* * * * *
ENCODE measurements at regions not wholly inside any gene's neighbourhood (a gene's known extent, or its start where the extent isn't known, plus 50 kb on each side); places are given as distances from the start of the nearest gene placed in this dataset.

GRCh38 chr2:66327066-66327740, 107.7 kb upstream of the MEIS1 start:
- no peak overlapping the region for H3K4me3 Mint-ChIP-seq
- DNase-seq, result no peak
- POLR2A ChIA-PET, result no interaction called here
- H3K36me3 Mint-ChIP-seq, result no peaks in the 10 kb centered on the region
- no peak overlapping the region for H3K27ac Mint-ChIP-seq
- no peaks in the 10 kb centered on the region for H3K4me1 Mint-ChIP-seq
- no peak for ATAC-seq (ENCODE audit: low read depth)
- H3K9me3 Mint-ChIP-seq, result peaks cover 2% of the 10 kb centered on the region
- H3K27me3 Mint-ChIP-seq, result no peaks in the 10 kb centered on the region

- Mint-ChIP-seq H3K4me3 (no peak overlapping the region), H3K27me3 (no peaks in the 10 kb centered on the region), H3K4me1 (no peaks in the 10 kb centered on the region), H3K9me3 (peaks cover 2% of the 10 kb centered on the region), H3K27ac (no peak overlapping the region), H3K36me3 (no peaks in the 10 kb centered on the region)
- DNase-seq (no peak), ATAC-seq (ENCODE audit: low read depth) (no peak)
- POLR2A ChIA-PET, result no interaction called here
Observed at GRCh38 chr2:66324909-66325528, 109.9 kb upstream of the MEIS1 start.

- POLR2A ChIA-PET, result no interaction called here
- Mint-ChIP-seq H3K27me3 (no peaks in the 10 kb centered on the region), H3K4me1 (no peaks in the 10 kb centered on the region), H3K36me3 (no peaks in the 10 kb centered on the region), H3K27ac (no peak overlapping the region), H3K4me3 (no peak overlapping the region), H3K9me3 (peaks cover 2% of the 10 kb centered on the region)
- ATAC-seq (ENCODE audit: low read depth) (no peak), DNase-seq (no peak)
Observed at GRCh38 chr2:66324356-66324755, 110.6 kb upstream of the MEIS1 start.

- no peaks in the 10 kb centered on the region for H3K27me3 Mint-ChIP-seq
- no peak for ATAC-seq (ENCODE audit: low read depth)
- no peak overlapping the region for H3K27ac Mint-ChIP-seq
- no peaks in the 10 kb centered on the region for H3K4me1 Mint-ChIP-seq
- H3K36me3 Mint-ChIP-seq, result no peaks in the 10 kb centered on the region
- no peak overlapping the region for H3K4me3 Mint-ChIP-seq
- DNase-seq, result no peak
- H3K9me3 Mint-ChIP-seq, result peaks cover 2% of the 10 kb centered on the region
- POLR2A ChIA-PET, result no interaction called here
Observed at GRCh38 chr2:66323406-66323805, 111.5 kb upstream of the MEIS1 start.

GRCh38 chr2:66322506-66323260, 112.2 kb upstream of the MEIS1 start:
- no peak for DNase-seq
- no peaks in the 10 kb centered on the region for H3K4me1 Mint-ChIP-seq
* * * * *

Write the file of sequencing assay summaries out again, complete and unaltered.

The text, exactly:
ENCODE measurements at regions not wholly inside any gene's neighbourhood (a gene's known extent, or its start where the extent isn't known, plus 50 kb on each side); places are given as distances from the start of the nearest gene placed in this dataset.

GRCh38 chr2:66327066-66327740, 107.7 kb upstream of the MEIS1 start:
- no peak overlapping the region for H3K4me3 Mint-ChIP-seq
- DNase-seq, result no peak
- POLR2A ChIA-PET, result no interaction called here
- H3K36me3 Mint-ChIP-seq, result no peaks in the 10 kb centered on the region
- no peak overlapping the region for H3K27ac Mint-ChIP-seq
- no peaks in the 10 kb centered on the region for H3K4me1 Mint-ChIP-seq
- no peak for ATAC-seq (ENCODE audit: low read depth)
- H3K9me3 Mint-ChIP-seq, result peaks cover 2% of the 10 kb centered on the region
- H3K27me3 Mint-ChIP-seq, result no peaks in the 10 kb centered on the region

- Mint-ChIP-seq H3K4me3 (no peak overlapping the region), H3K27me3 (no peaks in the 10 kb centered on the region), H3K4me1 (no peaks in the 10 kb centered on the region), H3K9me3 (peaks cover 2% of the 10 kb centered on the region), H3K27ac (no peak overlapping the region), H3K36me3 (no peaks in the 10 kb centered on the region)
- DNase-seq (no peak), ATAC-seq (ENCODE audit: low read depth) (no peak)
- POLR2A ChIA-PET, result no interaction called here
Observed at GRCh38 chr2:66324909-66325528, 109.9 kb upstream of the MEIS1 start.

- POLR2A ChIA-PET, result no interaction called here
- Mint-ChIP-seq H3K27me3 (no peaks in the 10 kb centered on the region), H3K4me1 (no peaks in the 10 kb centered on the region), H3K36me3 (no peaks in the 10 kb centered on the region), H3K27ac (no peak overlapping the region), H3K4me3 (no peak overlapping the region), H3K9me3 (peaks cover 2% of the 10 kb centered on the region)
- ATAC-seq (ENCODE audit: low read depth) (no peak), DNase-seq (no peak)
Observed at GRCh38 chr2:66324356-66324755, 110.6 kb upstream of the MEIS1 start.

- no peaks in the 10 kb centered on the region for H3K27me3 Mint-ChIP-seq
- no peak for ATAC-seq (ENCODE audit: low read depth)
- no peak overlapping the region for H3K27ac Mint-ChIP-seq
- no peaks in the 10 kb centered on the region for H3K4me1 Mint-ChIP-seq
- H3K36me3 Mint-ChIP-seq, result no peaks in the 10 kb centered on the region
- no peak overlapping the region for H3K4me3 Mint-ChIP-seq
- DNase-seq, result no peak
- H3K9me3 Mint-ChIP-seq, result peaks cover 2% of the 10 kb centered on the region
- POLR2A ChIA-PET, result no interaction called here
Observed at GRCh38 chr2:66323406-66323805, 111.5 kb upstream of the MEIS1 start.

GRCh38 chr2:66322506-66323260, 112.2 kb upstream of the MEIS1 start:
- no peak for DNase-seq
- no peaks in the 10 kb centered on the region for H3K4me1 Mint-ChIP-seq